If you had to pick the best year of a player’s career, which one would it be and why?
That’s the concept behind what I hope will be a long running series, rather imaginatively titled “The Best Year”. I never have been any good at thinking of titles.
Who else to start with than the NMFC goat – which I will not hear any objections about – Wayne Carey.
We have 15 seasons to choose from, but we can quickly give a handful the flick for various reasons:
- 1989 (four games played)
- 1991 (14 games played, shoulder injury)
- 1997 (14 games played, shoulder injury)
- 2001 (14 games played, groin injury)
- 2003 and 2004 (the Adelaide years)
With those seasons eliminated, there are nine remaining to work with: 1990, 1992, 1993, 1994, 1995, 1996, 1998, 1999 and 2000. From bottom to top, here we go:
The Emerging Tier
9. 1990 – 21 games, 38 goals
8. 1992 – 21 games, 46 goals
It was John Longmire who received the lion’s share of attention in 1990 as he closed in on kicking a century despite North missing out on the finals by two games; this in the day of the top five.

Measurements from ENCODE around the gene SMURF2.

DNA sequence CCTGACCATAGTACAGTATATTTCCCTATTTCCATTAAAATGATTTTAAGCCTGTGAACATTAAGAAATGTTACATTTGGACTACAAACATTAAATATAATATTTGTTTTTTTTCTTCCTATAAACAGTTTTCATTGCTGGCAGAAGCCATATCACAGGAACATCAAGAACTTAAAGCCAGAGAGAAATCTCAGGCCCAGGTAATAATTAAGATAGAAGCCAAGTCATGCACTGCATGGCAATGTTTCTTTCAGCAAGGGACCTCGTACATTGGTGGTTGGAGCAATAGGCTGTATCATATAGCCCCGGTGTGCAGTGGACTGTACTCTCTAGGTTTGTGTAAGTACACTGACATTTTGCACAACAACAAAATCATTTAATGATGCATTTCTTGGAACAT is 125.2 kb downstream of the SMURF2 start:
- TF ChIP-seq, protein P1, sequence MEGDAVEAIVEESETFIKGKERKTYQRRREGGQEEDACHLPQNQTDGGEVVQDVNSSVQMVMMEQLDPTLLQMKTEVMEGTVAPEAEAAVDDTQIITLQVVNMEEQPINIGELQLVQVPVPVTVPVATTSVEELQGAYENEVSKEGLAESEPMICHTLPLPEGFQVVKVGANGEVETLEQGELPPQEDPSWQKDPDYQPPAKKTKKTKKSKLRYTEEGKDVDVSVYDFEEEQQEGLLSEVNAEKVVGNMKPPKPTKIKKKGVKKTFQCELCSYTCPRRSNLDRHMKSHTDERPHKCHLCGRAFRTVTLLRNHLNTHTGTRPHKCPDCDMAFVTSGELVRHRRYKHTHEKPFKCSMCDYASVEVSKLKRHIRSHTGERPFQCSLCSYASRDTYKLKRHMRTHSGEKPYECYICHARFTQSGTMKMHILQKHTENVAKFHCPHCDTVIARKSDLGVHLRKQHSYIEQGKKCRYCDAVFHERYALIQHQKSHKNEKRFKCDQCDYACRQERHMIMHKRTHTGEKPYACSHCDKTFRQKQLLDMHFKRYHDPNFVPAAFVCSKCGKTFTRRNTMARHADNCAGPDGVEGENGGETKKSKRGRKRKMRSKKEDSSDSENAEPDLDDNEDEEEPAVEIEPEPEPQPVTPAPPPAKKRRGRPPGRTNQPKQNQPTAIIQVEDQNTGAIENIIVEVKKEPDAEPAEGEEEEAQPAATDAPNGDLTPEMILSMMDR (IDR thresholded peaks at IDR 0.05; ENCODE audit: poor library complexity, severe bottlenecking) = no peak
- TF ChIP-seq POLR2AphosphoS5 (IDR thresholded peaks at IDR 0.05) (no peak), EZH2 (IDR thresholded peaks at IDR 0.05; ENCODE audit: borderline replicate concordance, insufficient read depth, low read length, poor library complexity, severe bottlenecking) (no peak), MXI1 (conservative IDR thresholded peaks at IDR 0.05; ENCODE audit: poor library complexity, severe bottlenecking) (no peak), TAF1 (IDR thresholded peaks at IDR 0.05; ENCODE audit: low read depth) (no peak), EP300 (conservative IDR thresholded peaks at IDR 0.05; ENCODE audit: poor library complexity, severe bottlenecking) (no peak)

But in the background Carey was slowly building, with hauls of seven (Round 13) and six (Round 21), showing a glimpse of what would have been likely in 1991 if it wasn’t ruined by injury.
Wipe out 1991 and the first half of 1992 and you arrive at the start of a truly outstanding stretch of football.
Carey kicked 26 goals in his last eight games of 1992, all while averaging more than 20 disposals and almost 10 marks a game. Remember those numbers are in 1992, not the current era. Adjusted for inflation now those numbers would probably be enough to break Supercoach.
The Announced Himself Tier
7. 1993 – 19 games, 64 goals
This was when Carey truly broke onto the scene. He was anointed captain at just 21 years old and responded with a blistering first two-thirds of the season.
North had finished 12th (out of 15 clubs) in 1992, yet after Round 15 in 1993 they were on top of the ladder. It was the first time the club had made the finals since 1987, Carey won another Syd Barker Medal, earned his first All-Australian selection and was just two votes away from winning the Brownlow Medal.
The Disappointing Ending Tier
6. 1995 – 25 games, 65 goals
5. 2000 – 23 games, 69 goals
On sheer numbers alone, both 1995 and 2000 are better than the next season in the list. However, I’ve marked them down due to being well held in key finals (1995) and not being close to his best because of injury (2000).